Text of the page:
Character Concerns

Brent Sobleski reports from the Combine, where feats of strength are no match for words.

INDIANAPOLIS – Character has become a larger equation in the process of NFL talent evaluation each and every off season. The process at the 2011 Scouting Combine held in Indianapolis is a large indicator as to why.

Multiple players, including star-caliber names all the way through to lesser prospects, have had plenty of questions to answer from a feeding frenzy of media. Then the tougher part of the equation still lies ahead as they face the actual NFL team representatives individually in private quarters.

It starts at the head of the class when Auburn's Cameron Newton put on a show for the television cameras. He first felt the need to have a prepared statement (as prepared as it can be on a sheet of notebook paper tore out with raggedy edges still in intact). He then referred to himself in the third person multiple times. And when journalists continued to ask questions about his Auburn experience, he went Rogers Clemens on the reporters and decided to only talk about his future.

This was preceded by a seeming unwillingness to talk to the media a day prior.

Sources within his camp stressed concerns about his overwhelming schedule as teams have been filleting the signal caller during official meetings. Plus Newton still has to adhere to his precious sponsorship obligations. Apparently, it became an exhausting process. Enough of one where his camp has waffled behind the scenes as to whether or not he will address certain issues or even work out in front of scouts this week.

Newton basically painted himself into a corner and is trying to ineffectively swing his way out of the predicament.

Then there is the case of Arkansas quarterback Ryan Mallet. The 6-7 fire baller also has had issues off the field. He didn't help his cause when he abruptly ended his media session after taking one too many inquiries delving into his past, although the situation was somewhat overblown.

Mallett's NFLPA handler did state he would take only one more question (just like all prospects as they have to be on their way through the process). Mallett previously stated he would not answer any more questions along the aforementioned line of thinking. A lone reporter again asked about those non-football related issues. Mallett simply walked off the stage at this point.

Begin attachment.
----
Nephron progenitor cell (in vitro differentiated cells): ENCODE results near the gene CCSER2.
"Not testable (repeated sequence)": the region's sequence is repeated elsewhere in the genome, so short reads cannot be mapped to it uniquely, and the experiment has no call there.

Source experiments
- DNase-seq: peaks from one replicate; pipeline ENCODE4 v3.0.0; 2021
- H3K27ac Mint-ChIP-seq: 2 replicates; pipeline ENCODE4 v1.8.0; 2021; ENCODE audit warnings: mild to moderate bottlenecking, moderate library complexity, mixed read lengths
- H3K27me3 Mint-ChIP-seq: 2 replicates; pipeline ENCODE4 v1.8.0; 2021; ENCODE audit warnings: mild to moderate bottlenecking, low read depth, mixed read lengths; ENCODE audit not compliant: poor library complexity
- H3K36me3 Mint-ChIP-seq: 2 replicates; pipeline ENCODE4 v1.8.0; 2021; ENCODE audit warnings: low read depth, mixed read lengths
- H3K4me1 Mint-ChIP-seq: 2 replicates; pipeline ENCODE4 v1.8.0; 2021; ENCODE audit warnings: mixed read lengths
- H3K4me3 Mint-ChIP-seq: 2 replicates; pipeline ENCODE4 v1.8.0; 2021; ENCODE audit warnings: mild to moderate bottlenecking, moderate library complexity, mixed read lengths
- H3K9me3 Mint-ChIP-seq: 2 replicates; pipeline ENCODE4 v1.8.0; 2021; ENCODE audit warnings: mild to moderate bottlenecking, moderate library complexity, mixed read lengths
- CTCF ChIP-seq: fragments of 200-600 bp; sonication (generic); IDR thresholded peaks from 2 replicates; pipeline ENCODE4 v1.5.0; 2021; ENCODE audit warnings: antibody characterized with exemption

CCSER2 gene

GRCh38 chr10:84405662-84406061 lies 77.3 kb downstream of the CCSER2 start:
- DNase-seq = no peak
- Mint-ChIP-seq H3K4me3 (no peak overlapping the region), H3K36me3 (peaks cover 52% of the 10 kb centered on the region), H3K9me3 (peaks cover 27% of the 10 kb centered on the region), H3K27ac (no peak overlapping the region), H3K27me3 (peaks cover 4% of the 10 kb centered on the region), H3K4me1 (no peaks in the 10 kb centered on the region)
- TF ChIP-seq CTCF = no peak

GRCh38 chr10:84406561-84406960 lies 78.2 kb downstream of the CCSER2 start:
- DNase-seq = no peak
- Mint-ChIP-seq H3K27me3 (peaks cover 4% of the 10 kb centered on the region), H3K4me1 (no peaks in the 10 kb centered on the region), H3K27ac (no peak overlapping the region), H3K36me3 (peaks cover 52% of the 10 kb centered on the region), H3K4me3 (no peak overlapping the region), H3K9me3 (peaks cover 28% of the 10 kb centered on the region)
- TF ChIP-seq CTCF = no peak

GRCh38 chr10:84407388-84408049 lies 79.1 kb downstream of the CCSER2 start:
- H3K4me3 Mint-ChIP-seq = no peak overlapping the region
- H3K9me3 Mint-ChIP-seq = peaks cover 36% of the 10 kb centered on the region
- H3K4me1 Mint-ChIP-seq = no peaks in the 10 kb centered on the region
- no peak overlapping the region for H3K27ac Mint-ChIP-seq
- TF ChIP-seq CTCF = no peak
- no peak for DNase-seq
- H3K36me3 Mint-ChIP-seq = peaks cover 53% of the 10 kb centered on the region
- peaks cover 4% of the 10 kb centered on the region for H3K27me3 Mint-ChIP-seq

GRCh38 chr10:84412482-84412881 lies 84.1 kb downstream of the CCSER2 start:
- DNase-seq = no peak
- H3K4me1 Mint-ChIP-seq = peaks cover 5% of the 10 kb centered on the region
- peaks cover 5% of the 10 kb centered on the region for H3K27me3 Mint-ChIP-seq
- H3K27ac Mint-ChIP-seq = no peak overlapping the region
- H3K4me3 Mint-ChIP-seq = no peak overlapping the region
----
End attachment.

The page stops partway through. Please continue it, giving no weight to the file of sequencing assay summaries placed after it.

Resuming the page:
Another example is hearing a source close to defensive end Da'Quan Bowers - potentially the top overall selection - stating, "Even Da'Quan will admit he was a jackass before this year."

Whereas those are individual examples, a major running story has focused on those top talents which were suspended from North Carolina this season. Marvin Austin, Robert Quinn, and Greg Little have all taken their turn addressing everything the media has thrown their way.

Quinn, a potential top ten selection, refuted reports that he had an "I don't care" attitude regarding his suspension because he was still likely to be a top draft choice. Quinn stated that he took a trip to watch the team when they played LSU last season. As he sat there in the stands watching, he was nearly in tears because he couldn't be there for his team. He realized he made a selfish mistake for which others had to pay. He was quite adamant that football is a big part of his life, and that he should never take it for granted.

Austin divulged his suspension was the result of four trips taken, two to California and two to Florida. He didn't entertain any more details.

Greg Little may have proven to be the most interesting case currently in Indianapolis. In front of the public, he is remorseful for his actions which helped cause North Carolina's sanctions. Off the field, there is a completely different perception of the wide receiver held by NFL teams. The perception is dismal enough that some believe he may go undrafted. Why? Because they basically believe he is a con artist and a habitual liar.

These types of issues do not merely appear among big school products that are often handed the world without repercussions. Two small school examples are frightening.

California, PA. quarterback Josh Portis has had a long and winding journey to arrive in Indianapolis for the combine. He was Urban Meyer's very first recruit to Florida. After being caught cheating on a pop quiz, he decided to transfer to Maryland instead of facing the ensuing suspension in Gainesville. History repeated itself in Maryland, resulting in Portis eventually landing in Division II. Legal issues may or may not be pending based on credit card fraud.

Portis is one of the most engaging human beings to have a conversation with among the large contingent competing in front of the NFL viewing masses, but one can't judge this book by its cover.

Meanwhile, Walsh's Joe Morgan may be the fastest player at the NFL combine, but he can't run away from his past. The former Illinois Fighting Illini was dismissed from school after his "third strike". He attempted to lie to school officials for his teammate/roommate who was in possession of a firearm. He previously had a run-in with a woman and then tried to break up a fight which ended badly. This string of events is how one starts in the Big Ten and ends in the NAIA.

Maybe all of these previous players should have simply followed the lead of Boise State wide receiver Titus Young. When Young was questioned about a previous run-in with his coaching staff which resulted in a suspension, he simply stated, "I'm not going to comment on that."

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